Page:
Al, alimentary canal; at d, the jaws; at a, the mouth; therefore a to d is stomodaeum, whereas in the Gastropod (F) a to d is inverted body-surface.
In such cases the blastopore may entirely close, and both mouth and anus develop as new ingrowths (stomodaeum and proctodaeum), whilst, according to the observations of N.
The mouth and stomodaeum form independently of the blastopore.
B, Trochosphere of an Opisthobranch (Pleurobranchidium) showing - shgr, the shell-gland or primitive shell-sac; v, the cilia of the velum; ph, the commencing stomodaeum or oral invagination; ot, the left otocyst; pg, red-coloured pigment spot.
One end of the blastopore becomes nearly closed, and an ingrowth of ectoderm takes place around it to form the stomodaeum or fore-gut and mouth.
And of the muscid flies, an anterior and a posterior endodermThe embryo thus becomes transferred to the dorsal face of the egg, rudiment both derived from the " endoblast " become apparent but at a later stage it undergoes reversion to its original ventral at an early stage, in close association with the stomodaeum and position.
The first of these, according to the nomenclature of the mid-gut from the stomodaeum and proctodaeum may be of Heymons (see fig.
In the anthopolyp the blastopore is carried inwards by an in-pushing of the body-wall of the region of the peristome, so that the adult mouth is an opening leading into a short ectodermal oesophagus or stomodaeum, at the bottom of which is the blastopore.
Gastrulation takes place by epiboly, and the stomodaeum (oral invagination - mastax pharynx) takes place in two stages of the region of the closed blastopore.
The mouth and the anus are formed as independent in-pushings, the mouth with stomodaeum first, and the short anal proctodaeum much later.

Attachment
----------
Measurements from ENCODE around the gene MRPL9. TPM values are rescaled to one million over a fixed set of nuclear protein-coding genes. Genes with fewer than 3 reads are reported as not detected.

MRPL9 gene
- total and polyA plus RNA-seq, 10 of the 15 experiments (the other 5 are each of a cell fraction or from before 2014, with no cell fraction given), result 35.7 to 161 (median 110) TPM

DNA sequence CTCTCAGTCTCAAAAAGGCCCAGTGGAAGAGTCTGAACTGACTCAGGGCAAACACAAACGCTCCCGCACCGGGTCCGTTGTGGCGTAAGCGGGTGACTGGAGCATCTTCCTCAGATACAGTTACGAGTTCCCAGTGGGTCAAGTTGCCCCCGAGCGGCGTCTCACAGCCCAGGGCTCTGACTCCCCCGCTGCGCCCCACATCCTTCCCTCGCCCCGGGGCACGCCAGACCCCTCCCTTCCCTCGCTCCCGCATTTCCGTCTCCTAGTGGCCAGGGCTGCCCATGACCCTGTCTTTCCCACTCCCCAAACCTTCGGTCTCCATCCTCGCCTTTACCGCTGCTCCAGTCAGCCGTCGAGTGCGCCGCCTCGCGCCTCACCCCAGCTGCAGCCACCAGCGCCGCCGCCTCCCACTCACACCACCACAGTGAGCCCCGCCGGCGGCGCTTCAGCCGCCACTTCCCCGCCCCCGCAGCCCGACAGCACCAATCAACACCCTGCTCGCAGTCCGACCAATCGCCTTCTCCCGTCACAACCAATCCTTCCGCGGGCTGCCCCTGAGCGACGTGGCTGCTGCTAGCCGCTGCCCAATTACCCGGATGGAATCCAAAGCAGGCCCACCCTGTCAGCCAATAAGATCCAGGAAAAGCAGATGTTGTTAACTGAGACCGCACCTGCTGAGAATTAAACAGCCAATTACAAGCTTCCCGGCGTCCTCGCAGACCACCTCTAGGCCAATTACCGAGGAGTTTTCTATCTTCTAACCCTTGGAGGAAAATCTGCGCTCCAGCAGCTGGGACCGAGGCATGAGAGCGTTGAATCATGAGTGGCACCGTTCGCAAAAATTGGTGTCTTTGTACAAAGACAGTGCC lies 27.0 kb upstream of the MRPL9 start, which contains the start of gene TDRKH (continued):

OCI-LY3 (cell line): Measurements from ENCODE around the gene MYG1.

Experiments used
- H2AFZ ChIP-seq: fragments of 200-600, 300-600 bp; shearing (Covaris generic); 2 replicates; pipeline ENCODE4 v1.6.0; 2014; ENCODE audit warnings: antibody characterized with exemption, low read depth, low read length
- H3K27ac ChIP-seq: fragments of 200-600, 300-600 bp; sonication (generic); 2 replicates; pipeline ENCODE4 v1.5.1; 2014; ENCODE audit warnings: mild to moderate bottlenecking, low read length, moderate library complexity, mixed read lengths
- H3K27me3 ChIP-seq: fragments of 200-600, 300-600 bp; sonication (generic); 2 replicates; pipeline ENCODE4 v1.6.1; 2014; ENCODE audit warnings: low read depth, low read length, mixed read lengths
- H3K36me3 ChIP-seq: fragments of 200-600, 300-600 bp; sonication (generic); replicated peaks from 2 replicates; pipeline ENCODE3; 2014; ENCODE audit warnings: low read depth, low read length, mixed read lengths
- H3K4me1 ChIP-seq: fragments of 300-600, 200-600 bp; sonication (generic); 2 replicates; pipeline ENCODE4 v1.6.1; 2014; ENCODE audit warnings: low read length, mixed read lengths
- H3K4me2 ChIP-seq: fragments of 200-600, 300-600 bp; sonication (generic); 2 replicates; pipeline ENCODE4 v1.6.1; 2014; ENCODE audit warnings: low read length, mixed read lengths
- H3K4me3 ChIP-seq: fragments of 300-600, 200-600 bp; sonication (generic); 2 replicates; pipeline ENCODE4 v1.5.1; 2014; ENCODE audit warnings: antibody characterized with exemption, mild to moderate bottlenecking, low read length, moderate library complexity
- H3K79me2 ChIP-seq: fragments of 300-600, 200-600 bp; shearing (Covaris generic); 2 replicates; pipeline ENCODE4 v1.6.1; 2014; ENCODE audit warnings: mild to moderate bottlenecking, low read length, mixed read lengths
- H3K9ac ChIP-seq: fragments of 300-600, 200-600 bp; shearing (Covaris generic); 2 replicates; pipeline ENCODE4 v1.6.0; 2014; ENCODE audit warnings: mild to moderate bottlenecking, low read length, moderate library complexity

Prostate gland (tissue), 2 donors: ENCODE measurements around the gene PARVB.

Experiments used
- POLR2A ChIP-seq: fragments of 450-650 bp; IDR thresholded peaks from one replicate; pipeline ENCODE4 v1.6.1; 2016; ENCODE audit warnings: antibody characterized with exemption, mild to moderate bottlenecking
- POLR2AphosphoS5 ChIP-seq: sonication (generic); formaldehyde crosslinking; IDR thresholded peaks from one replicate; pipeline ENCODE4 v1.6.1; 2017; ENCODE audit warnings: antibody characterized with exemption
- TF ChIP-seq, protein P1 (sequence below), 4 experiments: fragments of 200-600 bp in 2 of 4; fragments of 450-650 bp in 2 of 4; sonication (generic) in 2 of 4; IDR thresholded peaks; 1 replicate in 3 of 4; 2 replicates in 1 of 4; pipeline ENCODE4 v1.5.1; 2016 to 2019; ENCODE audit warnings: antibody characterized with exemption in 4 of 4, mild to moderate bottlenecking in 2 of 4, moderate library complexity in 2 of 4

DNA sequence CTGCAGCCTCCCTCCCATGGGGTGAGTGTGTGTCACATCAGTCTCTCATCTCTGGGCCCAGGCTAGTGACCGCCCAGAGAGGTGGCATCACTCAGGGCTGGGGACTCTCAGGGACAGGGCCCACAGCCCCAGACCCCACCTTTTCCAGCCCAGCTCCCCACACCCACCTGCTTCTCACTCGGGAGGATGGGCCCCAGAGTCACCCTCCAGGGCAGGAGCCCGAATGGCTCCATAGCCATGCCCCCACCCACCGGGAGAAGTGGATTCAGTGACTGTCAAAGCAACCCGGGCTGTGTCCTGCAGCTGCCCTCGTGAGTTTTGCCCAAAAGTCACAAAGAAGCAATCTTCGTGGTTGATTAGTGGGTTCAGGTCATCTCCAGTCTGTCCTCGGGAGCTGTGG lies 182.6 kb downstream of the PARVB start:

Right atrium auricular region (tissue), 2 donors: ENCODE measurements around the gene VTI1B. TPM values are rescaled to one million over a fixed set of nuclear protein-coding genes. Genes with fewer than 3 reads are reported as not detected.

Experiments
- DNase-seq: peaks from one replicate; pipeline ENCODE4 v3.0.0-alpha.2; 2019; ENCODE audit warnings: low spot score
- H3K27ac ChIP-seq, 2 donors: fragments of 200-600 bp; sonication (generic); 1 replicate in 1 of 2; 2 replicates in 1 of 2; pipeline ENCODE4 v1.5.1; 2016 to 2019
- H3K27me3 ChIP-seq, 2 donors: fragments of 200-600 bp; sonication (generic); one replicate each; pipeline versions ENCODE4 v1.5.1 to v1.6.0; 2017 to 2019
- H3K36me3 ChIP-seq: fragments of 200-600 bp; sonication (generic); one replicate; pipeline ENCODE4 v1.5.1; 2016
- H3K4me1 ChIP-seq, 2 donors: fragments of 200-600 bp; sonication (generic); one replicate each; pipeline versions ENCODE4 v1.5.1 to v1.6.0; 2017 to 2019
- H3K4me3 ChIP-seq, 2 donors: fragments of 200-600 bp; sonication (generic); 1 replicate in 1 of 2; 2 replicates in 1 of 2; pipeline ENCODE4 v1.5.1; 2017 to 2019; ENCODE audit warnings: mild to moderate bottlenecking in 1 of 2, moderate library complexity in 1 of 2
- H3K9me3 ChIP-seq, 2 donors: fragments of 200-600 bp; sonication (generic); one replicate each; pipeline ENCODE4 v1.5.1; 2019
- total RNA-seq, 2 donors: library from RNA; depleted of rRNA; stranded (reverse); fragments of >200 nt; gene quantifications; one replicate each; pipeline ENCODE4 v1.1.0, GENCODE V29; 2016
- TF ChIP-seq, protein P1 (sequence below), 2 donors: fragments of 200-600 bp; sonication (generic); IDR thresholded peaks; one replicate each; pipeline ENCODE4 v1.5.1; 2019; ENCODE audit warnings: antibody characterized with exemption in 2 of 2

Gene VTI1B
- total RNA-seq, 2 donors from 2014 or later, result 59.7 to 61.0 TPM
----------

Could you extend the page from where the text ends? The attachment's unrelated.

The pharynx or stomodaeum is still small, the foot not yet prominent.
After the formation of the gastrula by epibole the larva becomes enclosed by an ectodermic test covering the whole of the original surface of the body, including the shell-gland, and leaving only a small opening at the posterior end in which the stomodaeum and proctodaeum are formed.
At the same time the stomodaeum, or oral invagination, forms around; the anterior remnant of the blastopore, and the proctodaeum, or anal invagination, forms around the posterior remnant of the blastopore.
The Hydromedusae are distinguished from the Scyphozoa chiefly by negative characters; they have no stomodaeum, that is, no ingrowth of ectoderm at the mouth to form an oesophagus; they have no mesenteries (radiating partitions) which incompletely subdivide the coelenteron; and they have no concentration of digestive cells into special organs.
The Scyphozoa have the following features in common: - They typically exhibit an ectodermal stomodaeum; partitions or mesenteries project into their coelenteron from the body-wall, and on these are generally concentrated digestive cells (to form mesenterial filaments, phacellae or gastric filaments, &c.); the external musculature of the body-wall is circular (except in Cerianthus); the internal, longitudinal; and the sexual cells probably always arise in the endoderm.
It has been sought to prove that the interior of the hypostome is lined by ectoderm, so as to form a stomodaeum or ectodermal oesophagus similar FIG.